Jan knew he was accepted and loved by God Himself.  That’s why he didn’t need recognition from big crowds at his show.  That’s why he wanted to share love with those who would be alone and mostly forgotten at Christmas time.  That’s why he is still the same kind of person after winning the South African Pop Idol competition in 2010 and plays sell-out stadium shows and festivals all over South Africa.  Jan’s identity is firmly rooted in the knowledge of God’s love for him, not in human acknowledgement or recognition.
I want to be someone like that.  I want the people of this church, this community, to be like that.  I’m already seeing it happen:  people I admire for their courage, their faith, their unconditional love.  Imagine the impact we as a church can have when we lay our fears and insecurities down at the foot of the cross of Christ, and take up our true identity: child of God.  How much more generous will we be with whatever we have?  How many more people will we invite to an Alpha Course or a Sunday Service?  How much more courageous will we be about our faith at our place of work?  How much more love will we be willing to share with a world in desperate need of love?  How much more freedom will we experience by not being weighed down by fear, anxiety and discouragement when things don’t work out the way we planned?  How much more will we get done to make the Kingdom of Heaven a reality in this world without expectations of parades, accolades and awards getting in the way?  How much more freely will we be able to love without expecting anything in return, because God loves us?  How much more generous will our prayer-life be when we realise we have the ear of the King?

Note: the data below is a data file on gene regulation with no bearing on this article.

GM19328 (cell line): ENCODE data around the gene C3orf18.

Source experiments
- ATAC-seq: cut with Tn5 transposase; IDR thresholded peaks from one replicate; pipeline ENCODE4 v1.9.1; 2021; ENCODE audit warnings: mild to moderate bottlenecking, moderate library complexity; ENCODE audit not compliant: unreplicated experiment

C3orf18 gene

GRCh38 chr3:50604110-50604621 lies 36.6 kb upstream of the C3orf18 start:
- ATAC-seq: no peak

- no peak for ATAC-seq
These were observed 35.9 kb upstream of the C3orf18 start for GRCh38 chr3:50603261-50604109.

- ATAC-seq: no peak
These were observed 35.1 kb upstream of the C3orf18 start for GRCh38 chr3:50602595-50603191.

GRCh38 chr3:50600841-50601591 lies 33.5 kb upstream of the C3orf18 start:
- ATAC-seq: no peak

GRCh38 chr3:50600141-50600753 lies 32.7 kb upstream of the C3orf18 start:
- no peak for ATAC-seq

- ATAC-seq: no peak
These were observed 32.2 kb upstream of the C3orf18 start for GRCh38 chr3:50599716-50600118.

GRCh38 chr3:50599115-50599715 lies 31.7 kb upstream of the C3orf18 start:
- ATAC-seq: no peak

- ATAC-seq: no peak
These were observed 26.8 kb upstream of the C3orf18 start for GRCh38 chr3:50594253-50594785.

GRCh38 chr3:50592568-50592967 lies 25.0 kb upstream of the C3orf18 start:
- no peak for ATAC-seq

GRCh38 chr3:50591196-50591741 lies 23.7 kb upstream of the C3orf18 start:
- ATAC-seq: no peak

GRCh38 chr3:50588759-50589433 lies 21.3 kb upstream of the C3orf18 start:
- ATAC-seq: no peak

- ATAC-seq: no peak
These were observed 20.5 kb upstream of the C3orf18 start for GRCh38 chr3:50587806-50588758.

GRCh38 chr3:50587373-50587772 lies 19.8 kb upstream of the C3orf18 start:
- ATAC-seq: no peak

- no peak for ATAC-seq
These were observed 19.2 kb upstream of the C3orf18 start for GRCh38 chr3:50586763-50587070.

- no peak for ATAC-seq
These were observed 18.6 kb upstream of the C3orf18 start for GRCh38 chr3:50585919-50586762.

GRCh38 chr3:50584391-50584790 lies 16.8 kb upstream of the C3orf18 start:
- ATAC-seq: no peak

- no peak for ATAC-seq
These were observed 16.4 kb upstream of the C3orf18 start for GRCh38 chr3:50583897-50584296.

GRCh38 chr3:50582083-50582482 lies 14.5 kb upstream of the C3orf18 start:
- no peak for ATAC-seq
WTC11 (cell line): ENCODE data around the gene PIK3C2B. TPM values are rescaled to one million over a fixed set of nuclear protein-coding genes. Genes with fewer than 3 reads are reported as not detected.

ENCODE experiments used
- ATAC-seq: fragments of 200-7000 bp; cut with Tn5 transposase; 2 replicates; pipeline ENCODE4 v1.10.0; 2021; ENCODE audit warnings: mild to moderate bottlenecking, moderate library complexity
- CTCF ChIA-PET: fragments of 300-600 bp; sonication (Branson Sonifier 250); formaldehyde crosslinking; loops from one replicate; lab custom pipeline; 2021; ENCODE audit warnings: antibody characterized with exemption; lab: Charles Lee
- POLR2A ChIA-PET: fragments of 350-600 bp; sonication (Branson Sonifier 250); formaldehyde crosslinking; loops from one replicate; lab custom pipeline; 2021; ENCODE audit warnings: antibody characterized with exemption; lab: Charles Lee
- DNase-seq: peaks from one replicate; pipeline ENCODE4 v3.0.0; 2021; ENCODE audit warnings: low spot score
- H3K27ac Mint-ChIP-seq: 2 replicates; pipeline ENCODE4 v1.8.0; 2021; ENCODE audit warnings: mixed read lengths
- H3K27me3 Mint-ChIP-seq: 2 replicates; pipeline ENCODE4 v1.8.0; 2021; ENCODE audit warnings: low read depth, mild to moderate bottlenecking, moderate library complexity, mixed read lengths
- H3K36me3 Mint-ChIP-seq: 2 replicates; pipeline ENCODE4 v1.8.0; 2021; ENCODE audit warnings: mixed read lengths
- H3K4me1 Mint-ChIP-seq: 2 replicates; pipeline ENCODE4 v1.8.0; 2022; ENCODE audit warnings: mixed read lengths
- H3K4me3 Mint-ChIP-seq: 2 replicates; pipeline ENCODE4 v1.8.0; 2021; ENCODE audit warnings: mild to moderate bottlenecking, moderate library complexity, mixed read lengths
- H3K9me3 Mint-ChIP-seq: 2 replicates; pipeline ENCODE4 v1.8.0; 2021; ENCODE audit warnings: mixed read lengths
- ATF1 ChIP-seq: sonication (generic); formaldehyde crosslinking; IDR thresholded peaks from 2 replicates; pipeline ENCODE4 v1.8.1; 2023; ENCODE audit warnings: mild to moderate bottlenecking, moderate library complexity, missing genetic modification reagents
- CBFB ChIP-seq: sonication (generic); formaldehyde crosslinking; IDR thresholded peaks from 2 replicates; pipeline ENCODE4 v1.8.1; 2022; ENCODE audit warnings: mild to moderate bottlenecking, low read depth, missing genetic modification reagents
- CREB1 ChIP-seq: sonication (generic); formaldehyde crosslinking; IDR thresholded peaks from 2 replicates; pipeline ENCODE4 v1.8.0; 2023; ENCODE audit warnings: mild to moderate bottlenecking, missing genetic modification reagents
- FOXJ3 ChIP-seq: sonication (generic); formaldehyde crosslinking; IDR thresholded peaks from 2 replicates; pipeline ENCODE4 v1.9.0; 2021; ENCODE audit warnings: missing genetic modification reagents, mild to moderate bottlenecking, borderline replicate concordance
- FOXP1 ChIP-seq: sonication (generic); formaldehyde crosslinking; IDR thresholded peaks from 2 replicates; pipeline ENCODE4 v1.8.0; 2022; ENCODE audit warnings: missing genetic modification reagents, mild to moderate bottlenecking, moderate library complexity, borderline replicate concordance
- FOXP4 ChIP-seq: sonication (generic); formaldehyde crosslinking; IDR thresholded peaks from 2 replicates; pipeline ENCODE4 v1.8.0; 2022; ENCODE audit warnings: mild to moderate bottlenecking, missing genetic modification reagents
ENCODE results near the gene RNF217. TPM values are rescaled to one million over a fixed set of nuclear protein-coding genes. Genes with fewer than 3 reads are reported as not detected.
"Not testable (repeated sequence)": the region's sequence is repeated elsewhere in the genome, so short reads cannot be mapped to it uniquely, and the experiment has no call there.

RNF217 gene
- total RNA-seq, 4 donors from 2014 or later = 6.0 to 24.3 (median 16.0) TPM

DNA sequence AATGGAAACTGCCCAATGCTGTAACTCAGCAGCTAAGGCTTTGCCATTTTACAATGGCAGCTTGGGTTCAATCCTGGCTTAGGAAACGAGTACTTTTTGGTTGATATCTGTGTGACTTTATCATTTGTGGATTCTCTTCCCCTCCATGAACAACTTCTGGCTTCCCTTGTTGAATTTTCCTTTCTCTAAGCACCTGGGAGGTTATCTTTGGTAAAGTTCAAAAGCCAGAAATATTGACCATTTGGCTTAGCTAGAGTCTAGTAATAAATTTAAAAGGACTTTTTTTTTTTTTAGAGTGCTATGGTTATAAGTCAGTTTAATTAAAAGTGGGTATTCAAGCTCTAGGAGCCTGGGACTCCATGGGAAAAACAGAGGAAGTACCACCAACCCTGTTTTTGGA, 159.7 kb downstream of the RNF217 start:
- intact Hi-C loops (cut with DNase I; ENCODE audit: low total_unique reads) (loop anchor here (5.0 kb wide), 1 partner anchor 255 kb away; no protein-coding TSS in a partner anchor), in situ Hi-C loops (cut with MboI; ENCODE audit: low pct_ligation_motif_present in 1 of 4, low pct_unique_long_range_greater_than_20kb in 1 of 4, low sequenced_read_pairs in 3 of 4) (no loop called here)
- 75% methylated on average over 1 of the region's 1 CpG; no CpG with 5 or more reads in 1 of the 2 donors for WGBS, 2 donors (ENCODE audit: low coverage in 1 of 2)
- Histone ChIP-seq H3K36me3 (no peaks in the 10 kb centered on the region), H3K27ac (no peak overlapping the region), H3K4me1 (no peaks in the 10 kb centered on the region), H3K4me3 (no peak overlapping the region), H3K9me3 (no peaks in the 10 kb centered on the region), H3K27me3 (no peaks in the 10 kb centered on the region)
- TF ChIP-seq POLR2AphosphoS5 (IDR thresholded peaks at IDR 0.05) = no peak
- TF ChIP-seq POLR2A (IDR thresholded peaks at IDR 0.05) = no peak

Now imagine how difficult it will be to attain that kind of freedom …  Actually, it’s not hard at all.  It’s only a prayer away.  And another one.  And another …  The truth of our identity becomes more apparent as we actively pursue Christ’s presence and let the Spirit do His will in and around us.  We can’t make this happen for ourselves.  We need God’s help and power.  Fortunately He freely offers it to anyone willing to take up His cross daily.  It’s as simple as turning the eyes of my heart towards Jesus every day instead of to myself.  Trevor Hudson once said: “To believe something involves a readiness to act as if what is believed were so.”  Do you believe you’re a child of God?
May we become a community of Christ followers who know Jesus intimately and follow Him courageously because we know and believe who we are in Him.